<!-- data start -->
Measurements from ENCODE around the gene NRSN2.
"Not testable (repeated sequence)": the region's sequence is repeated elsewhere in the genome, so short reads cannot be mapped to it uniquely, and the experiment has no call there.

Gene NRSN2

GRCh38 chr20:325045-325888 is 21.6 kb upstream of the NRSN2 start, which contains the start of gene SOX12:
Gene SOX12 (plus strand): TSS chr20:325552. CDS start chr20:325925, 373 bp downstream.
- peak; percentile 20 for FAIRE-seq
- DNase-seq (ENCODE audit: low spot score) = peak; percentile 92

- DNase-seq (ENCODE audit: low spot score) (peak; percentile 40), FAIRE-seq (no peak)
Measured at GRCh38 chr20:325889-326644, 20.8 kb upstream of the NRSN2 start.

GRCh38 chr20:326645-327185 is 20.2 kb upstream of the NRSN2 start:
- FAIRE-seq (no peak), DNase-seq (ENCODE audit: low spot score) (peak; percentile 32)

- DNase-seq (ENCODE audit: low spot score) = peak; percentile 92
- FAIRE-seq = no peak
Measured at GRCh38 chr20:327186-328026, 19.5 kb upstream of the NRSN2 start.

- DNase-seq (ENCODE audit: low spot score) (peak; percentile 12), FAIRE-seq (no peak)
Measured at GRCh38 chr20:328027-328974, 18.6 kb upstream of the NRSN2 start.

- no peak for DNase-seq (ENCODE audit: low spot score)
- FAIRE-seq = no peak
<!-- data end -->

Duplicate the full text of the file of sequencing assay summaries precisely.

Measurements from ENCODE around the gene NRSN2.
"Not testable (repeated sequence)": the region's sequence is repeated elsewhere in the genome, so short reads cannot be mapped to it uniquely, and the experiment has no call there.

Gene NRSN2

GRCh38 chr20:325045-325888 is 21.6 kb upstream of the NRSN2 start, which contains the start of gene SOX12:
Gene SOX12 (plus strand): TSS chr20:325552. CDS start chr20:325925, 373 bp downstream.
- peak; percentile 20 for FAIRE-seq
- DNase-seq (ENCODE audit: low spot score) = peak; percentile 92

- DNase-seq (ENCODE audit: low spot score) (peak; percentile 40), FAIRE-seq (no peak)
Measured at GRCh38 chr20:325889-326644, 20.8 kb upstream of the NRSN2 start.

GRCh38 chr20:326645-327185 is 20.2 kb upstream of the NRSN2 start:
- FAIRE-seq (no peak), DNase-seq (ENCODE audit: low spot score) (peak; percentile 32)

- DNase-seq (ENCODE audit: low spot score) = peak; percentile 92
- FAIRE-seq = no peak
Measured at GRCh38 chr20:327186-328026, 19.5 kb upstream of the NRSN2 start.

- DNase-seq (ENCODE audit: low spot score) (peak; percentile 12), FAIRE-seq (no peak)
Measured at GRCh38 chr20:328027-328974, 18.6 kb upstream of the NRSN2 start.

- no peak for DNase-seq (ENCODE audit: low spot score)
- FAIRE-seq = no peak